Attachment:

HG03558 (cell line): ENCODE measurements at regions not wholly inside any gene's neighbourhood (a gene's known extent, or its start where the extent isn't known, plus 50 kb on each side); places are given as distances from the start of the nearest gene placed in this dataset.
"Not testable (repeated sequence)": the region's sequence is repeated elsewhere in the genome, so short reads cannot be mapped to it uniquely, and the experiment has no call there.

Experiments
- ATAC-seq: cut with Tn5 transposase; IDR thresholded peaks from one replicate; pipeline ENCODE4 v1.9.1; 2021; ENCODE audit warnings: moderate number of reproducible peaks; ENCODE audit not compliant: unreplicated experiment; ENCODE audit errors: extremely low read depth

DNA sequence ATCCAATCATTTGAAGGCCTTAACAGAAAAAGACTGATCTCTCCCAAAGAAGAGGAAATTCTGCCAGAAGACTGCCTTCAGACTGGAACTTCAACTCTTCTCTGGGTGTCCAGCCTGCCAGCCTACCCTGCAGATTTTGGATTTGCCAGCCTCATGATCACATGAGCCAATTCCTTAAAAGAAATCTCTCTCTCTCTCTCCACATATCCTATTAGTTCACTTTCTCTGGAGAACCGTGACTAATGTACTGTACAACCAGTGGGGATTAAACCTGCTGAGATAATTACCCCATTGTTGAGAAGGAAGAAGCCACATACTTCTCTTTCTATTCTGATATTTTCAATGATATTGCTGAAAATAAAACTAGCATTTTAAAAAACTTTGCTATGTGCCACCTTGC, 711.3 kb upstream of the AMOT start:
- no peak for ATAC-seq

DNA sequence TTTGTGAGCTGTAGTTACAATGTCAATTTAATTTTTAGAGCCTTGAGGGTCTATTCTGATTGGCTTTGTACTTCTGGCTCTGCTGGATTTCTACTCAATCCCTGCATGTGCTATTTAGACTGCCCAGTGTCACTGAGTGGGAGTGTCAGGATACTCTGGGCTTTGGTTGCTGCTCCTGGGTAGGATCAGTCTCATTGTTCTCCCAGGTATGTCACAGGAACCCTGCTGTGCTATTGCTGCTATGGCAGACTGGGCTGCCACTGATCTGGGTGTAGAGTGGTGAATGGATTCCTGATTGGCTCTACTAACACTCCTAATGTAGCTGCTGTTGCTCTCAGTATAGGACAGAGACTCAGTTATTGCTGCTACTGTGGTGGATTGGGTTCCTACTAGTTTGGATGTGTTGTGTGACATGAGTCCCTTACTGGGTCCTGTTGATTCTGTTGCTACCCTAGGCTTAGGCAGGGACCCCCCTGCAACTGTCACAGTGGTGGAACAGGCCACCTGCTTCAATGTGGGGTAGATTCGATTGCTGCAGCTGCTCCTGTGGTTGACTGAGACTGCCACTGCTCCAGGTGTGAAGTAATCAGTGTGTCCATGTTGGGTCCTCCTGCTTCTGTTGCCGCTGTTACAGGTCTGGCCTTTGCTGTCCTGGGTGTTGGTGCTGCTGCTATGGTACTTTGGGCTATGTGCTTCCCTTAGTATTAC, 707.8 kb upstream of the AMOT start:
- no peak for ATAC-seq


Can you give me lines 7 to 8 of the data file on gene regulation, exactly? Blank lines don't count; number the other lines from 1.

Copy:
DNA sequence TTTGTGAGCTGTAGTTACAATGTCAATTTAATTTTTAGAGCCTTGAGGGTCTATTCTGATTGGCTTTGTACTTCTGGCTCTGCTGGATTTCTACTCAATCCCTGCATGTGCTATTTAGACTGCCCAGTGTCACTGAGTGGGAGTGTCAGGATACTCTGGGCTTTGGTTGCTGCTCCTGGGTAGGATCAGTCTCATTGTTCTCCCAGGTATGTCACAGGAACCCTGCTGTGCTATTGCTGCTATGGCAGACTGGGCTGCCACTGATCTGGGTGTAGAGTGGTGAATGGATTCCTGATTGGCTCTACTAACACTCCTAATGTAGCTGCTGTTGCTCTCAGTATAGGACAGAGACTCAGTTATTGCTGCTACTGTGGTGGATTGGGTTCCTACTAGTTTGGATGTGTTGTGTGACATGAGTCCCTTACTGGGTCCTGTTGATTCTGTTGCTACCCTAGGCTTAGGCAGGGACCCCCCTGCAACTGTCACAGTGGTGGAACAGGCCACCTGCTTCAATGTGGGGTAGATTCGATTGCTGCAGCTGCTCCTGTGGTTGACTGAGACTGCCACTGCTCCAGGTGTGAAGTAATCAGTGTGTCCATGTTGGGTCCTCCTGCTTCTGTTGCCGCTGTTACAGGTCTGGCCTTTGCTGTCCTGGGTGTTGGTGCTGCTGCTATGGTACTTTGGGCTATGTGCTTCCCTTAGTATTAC, 707.8 kb upstream of the AMOT start:
- no peak for ATAC-seq